Every day, I get my Weather Channel text advising of dangerous heat indices. Not that I need the official notice.

We have reached that time in Arkansas summer where you can step outside your front door and feel that the air has mass from the combination of temperature and humidity. The cottage has not received any measurable rainfall since June 28.

I've been looking back at the family photos I have of ancestral homeplaces. Thinking about how it was that they tried to beat the heat of Arkansas summers before the days of air conditioning.

Like the Williams' home in Russellville.

Or the Herrington homeplace in Clark County.

Photobucket

Photobucket


In the two photos above, you can see 1) the shed behind the house, and 2) part of the covered front porch of the house.

The Williams home also had covered porches.

Did they sleep on them in the summertime?

More things that make me say, hmmmm...
dee_burris: (Default)
Sunday, April 3rd, 2011 07:31 pm
Last spring, a little over a year to this day, my dad and I went to take photos of the McCarley family cemetery, long abandoned and quite neglected.

As we emerged four-wheel drive hell, we came across an old abandoned homeplace on our cousin-in-law's land. We didn't stop then, but I have been dying to get photos of it ever since.

My plat book says that William Alfred Freeman got a land patent on that parcel in 1845. The home, which shows signs of two additions, probably will not be standing much longer. If any of the Freeman descendants are interested, below are photos of how it looks now, as well as the little bit of Freeman family history I've been able to piece together.

Because as can be expected, one of the Freemans married into the Burris clan...


Dad and I saw the house from the side on that first trip, and discussed whether it was really a house or an old barn.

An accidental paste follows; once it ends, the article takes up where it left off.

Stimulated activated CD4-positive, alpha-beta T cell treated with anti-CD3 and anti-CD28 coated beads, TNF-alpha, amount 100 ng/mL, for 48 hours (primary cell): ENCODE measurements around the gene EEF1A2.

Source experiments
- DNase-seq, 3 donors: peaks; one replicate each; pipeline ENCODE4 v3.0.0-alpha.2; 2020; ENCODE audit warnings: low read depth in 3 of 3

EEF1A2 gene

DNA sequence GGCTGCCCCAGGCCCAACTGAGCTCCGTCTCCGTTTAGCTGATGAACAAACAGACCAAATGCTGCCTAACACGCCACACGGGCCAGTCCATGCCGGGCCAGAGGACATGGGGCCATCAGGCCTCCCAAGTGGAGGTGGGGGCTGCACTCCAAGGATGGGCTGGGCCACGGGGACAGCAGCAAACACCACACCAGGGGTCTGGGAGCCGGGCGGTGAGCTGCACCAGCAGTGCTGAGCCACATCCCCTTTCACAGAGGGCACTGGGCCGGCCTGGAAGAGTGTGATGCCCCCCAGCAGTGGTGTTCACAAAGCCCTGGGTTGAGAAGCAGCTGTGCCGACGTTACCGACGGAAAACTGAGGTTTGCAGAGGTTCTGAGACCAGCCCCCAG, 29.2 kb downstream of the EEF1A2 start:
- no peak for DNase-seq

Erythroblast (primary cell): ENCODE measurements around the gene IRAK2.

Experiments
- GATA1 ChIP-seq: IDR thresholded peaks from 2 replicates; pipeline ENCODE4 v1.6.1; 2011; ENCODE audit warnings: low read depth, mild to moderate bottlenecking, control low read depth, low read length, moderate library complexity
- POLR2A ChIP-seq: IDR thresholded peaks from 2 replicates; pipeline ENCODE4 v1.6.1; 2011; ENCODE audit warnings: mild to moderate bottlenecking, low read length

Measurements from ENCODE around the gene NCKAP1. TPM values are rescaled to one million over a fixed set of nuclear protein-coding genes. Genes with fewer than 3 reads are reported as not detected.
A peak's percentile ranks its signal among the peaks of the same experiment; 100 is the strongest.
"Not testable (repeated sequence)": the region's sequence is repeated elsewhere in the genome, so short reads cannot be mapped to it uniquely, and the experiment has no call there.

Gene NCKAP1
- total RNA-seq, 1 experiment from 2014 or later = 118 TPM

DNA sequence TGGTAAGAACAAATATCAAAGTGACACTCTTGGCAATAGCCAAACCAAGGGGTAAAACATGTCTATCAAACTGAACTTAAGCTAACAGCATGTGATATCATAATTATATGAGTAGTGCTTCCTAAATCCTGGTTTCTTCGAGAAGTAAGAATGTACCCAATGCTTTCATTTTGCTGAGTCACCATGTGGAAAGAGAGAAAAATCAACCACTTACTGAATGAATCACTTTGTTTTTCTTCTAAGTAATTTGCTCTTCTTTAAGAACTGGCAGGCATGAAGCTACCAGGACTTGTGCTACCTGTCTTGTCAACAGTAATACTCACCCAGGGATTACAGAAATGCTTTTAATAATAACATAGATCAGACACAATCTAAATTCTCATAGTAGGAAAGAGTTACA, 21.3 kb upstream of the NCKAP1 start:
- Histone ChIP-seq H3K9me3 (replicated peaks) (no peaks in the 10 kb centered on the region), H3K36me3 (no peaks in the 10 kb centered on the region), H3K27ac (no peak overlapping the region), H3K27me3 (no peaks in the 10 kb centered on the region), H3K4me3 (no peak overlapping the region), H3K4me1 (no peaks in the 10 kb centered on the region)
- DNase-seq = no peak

You get the front view first.

Photobucket

It's a shotgun house, as was common in the South (best seen from the rear).

Photobucket

However, as Dad pointed out to me, it didn't start that way.

The house had two additions to it over the years, as you can see in the side view here, with different styles of siding on each addition and the original.

Photobucket

As I looked at how small that first section was, I wondered how many people the home had sheltered before they decided to add on.

William Alfred Freeman probably did not live there very long. He got the land patent in 1845, but died by 1847. His widow, Mary Elizabeth Ward lived until 1873.

I found three of their sons in the 1850 census in Conway County (this land was at that time in Griffin Township, Conway County, and did not become Pope County until later).

Those sons were Alfred (born in 1822), Thomas (born in 1825) and Jesse (born in 1831). Alfred was married by the 1850 census, and he and his wife, Kezziah Mariah Bass, had two sons, Richard and James.

Thomas was a newlywed at the 1850 census, having married Lucinda Angeline Burris, daughter of John Burris and Cynthia Ann Ashmore. Jesse was still single.

So it's possible that in 1850, the first section of that house provided a home for as many as eight people. (Side view with sections marked in red below.)

Photobucket


The house stood on rock pilings.

Dad noticed that several of the rocks had been chiseled to make them fit snugly together.

Photobucket

Because of the shape of this one, we wondered if it had been flipped over at the entrance to make a step more stable.

Photobucket

Even if they hauled the rocks from the creekbed nearby, it's still about a quarter of a mile away.

And then, they chiseled them by hand.


I don't know who lived in the house when the Freemans left it, or if anyone did.

But it's a little bit of history in the woods of Pope County, and I wanted to be able to remember it, even after it is gone.
dee_burris: (Default)
Wednesday, January 19th, 2011 02:15 pm
Mt Vernon School was in Pope Co., AR.

The text accompanying the photograph starts with identifications in the back row of the photo.


PhotobucketAt left is the teacher, Floy Beason. Others include: Front, from left - Arkie Burris, Ethel Wright, Gertha Wright, Alvis Coffman, Winford Coffman, Manuel Freeman, Melissa Coffman, Eula Wright and William J Coffman; second row - Edna Burris, Etta Coffman, Victoria Coffman, Nona Wright, Myrta Wright, and Laura Huffman; front - Hester Jobe, Iva Freeman, Minnie Coffman, Mabell Coffman, and Laura Coffman; bottom - Burris boy, Neadan Burris, Edgar Wright, Bill Jobe, Mike Jobe, Marvin Coffman, Fred Burris and Paul Burris. (Photo courtesy of Gertha Melton.)

From the surnames listed, it looks like this was a very small school and very much a "neighborhood" school.
dee_burris: (Default)
Thursday, December 9th, 2010 05:54 pm
From the Russellville [AR] Courier Democrat, 3 Nov 1898:

Since our last reports, County Clerk Mourning has issed marriage license to the following persons: J M Epps to Miss Lula Epps; W R Freeman to Miss Rena Dunlay; Everett McGorven to Miss Ora Butler.